I have two articles from ShelfAwareness that I’d like to share. The first is dated July 5, 2013 and is taken from an article found in the NYT:
Amazon: Less Competition, Less Discounting?
Although numbers are difficult to ascertain–as is usual with the e-retailing giant–Amazon.com has been lowering or eliminating discounts on many printed scholarly, university press and backlist titles, much to the chagrin of some authors who say the prices closer to the suggested retail price lower their books’ sales and exposure, the New York Times wrote.
Prices at Amazon “have all the permanence of plane fares,” the paper wrote, citing many small press and academic publishers and books published by those presses. Amazon, which didn’t directly answer questions about why certain titles are priced higher than in the past, continues to discount many current and popular titles.
Because Amazon “sells about one in four printed books” and has no close rivals, many believe that less competition is responsible for the tendency. Stephen Blake Mettee, chairman of the Independent Book Publishers Association, called this a classic move by a large company that has come to dominate a market. “You lower your prices until the competition is out of the picture, and then you raise your prices and get your money back,” he said.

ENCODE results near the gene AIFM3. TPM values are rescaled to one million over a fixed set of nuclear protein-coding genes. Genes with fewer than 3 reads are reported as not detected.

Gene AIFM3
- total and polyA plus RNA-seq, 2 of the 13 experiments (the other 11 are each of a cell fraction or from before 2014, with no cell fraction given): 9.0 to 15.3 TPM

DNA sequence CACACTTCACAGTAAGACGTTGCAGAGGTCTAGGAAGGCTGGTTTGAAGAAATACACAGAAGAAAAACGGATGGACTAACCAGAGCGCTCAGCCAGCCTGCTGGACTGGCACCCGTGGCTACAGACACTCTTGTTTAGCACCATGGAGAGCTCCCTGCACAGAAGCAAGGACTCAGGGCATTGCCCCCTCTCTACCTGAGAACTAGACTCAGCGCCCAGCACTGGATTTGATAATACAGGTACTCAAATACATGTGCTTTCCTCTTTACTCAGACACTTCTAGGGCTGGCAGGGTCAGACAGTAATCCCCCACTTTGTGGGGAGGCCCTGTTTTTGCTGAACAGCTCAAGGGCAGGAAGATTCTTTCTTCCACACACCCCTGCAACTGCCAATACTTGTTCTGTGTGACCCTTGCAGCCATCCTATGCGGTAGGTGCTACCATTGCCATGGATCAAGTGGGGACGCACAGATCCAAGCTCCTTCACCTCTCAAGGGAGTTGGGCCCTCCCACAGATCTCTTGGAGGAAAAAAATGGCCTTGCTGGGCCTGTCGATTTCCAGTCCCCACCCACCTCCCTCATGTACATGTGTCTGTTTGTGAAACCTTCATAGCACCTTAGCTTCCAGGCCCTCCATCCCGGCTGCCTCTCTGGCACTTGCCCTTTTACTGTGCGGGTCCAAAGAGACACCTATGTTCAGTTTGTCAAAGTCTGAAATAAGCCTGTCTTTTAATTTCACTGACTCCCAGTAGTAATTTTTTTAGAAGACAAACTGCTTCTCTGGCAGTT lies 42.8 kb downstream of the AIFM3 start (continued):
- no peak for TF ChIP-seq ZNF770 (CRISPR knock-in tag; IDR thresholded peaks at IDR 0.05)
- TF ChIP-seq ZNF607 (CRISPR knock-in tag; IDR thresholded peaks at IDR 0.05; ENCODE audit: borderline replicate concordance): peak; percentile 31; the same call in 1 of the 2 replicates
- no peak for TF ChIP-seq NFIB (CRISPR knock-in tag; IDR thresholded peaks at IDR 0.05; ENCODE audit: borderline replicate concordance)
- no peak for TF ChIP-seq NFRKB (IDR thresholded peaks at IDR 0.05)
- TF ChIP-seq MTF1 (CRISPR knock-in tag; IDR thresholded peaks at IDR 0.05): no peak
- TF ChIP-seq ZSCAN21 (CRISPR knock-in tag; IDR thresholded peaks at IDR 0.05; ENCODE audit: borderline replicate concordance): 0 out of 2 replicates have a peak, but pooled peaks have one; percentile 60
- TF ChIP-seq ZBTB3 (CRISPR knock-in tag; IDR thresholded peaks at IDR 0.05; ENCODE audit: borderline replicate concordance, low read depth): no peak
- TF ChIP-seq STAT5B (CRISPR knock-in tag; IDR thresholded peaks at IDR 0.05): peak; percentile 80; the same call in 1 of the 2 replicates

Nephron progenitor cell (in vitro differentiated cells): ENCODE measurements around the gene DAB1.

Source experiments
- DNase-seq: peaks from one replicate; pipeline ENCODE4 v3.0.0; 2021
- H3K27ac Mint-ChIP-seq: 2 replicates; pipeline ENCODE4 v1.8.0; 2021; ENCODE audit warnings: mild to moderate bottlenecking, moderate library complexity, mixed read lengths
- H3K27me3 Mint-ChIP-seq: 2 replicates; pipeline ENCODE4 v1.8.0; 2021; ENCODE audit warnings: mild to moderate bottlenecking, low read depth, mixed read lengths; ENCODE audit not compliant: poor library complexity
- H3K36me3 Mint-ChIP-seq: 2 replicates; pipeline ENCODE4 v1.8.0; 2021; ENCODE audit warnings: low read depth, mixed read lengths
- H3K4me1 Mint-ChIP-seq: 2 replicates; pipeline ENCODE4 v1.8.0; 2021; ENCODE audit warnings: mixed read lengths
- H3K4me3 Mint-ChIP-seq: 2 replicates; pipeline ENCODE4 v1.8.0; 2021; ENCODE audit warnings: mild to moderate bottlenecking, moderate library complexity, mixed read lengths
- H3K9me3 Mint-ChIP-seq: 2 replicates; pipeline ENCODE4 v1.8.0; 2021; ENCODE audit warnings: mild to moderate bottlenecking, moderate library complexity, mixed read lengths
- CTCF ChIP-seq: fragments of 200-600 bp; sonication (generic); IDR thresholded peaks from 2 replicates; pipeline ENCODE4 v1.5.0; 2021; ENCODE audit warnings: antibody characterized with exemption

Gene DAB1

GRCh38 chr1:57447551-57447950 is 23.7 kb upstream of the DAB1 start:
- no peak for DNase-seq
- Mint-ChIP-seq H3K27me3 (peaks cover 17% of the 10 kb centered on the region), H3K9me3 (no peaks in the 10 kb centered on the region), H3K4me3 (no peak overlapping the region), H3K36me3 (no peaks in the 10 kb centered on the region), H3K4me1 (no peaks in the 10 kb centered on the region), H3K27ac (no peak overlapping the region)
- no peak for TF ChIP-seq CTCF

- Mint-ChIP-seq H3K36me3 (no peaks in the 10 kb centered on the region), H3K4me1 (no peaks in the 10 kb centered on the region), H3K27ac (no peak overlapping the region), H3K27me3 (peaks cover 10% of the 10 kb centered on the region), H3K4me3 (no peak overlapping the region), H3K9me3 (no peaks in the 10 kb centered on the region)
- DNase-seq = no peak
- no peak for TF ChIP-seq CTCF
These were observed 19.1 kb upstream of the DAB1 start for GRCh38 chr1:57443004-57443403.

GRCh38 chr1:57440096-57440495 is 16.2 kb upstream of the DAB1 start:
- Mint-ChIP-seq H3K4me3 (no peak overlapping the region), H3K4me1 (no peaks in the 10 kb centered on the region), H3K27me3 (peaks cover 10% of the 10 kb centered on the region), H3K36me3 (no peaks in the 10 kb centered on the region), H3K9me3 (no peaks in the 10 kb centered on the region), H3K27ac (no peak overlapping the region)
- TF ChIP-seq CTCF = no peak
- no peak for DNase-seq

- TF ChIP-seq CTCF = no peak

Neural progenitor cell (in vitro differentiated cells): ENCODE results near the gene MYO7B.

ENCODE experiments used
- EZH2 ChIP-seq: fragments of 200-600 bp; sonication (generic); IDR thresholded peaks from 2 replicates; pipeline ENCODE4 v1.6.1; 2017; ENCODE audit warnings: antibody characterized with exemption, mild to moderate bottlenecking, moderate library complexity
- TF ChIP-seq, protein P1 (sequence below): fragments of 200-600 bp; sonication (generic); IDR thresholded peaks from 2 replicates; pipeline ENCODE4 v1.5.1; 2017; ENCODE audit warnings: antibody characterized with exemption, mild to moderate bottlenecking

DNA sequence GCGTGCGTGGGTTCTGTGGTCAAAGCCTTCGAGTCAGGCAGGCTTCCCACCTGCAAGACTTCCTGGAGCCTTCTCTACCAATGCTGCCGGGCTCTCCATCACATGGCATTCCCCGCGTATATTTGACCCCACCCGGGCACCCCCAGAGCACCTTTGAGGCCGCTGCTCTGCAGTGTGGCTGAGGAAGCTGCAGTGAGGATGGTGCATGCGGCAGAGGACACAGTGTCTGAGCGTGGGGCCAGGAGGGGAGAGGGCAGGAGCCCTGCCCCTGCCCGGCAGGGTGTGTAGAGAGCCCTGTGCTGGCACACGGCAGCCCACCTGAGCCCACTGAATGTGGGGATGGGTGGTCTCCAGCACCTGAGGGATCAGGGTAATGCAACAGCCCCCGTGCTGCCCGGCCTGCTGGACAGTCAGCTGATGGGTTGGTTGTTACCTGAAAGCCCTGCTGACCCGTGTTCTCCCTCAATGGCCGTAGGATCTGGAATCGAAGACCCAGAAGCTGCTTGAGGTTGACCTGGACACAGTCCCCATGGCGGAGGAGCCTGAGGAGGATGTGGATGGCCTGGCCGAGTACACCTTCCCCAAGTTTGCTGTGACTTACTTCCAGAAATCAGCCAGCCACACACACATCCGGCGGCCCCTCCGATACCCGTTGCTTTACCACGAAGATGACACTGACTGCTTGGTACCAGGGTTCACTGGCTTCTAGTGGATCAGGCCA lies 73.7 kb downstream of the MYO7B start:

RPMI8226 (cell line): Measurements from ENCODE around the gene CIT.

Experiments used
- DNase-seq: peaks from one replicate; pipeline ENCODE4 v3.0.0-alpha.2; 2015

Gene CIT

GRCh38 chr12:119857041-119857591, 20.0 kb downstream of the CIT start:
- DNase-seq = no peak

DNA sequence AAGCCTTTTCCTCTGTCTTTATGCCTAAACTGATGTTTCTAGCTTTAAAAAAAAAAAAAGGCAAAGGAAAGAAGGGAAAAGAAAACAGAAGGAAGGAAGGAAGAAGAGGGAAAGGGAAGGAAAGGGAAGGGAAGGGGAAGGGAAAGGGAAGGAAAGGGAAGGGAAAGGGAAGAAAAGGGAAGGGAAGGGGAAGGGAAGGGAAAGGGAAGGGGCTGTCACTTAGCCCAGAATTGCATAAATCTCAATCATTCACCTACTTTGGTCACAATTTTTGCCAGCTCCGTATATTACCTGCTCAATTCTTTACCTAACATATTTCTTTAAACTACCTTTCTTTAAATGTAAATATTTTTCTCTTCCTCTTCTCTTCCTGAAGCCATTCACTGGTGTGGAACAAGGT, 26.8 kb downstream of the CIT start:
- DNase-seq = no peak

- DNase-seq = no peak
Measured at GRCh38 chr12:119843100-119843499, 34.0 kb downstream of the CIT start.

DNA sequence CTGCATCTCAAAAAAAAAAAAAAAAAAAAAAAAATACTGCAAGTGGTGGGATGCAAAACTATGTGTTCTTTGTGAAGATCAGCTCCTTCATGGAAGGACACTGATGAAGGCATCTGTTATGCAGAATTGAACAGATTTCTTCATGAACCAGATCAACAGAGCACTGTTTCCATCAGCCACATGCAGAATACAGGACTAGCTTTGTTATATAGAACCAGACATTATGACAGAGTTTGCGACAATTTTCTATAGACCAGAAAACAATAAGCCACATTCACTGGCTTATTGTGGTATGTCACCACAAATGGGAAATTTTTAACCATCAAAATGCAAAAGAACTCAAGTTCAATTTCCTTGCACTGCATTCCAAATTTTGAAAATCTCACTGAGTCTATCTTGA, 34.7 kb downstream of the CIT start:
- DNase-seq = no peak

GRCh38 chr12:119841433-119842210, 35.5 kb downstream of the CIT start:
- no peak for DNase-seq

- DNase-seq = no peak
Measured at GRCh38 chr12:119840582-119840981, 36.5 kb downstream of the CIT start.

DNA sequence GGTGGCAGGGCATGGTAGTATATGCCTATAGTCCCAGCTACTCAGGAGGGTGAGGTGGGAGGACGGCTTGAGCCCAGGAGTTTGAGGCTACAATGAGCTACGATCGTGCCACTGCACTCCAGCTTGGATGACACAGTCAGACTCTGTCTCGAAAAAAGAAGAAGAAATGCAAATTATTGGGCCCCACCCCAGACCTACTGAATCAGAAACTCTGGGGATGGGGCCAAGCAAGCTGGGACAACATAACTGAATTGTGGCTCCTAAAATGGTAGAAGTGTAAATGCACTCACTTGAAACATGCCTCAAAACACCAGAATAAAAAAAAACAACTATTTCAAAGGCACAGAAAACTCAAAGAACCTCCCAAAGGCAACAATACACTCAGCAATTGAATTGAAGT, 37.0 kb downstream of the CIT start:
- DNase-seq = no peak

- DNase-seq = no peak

The Times noted that “in its 16 years as a public company, Amazon has received unique permission from Wall Street to concentrate on expanding its infrastructure, increasing revenue at the expense of profit. Stockholders have pushed Amazon shares up to a record level, even though the company makes only pocket change. Profits were always promised tomorrow. Small publishers wonder if tomorrow is finally here, and they are the ones who will pay for it.”
Unexplored in the article is the role of some publishers in setting the “high” retail prices at the heart of the complaints.
The second article is from ShelfAwareness of July 27, 2013:
Amazon’s ‘Declaration of War’
– Sunny Solomon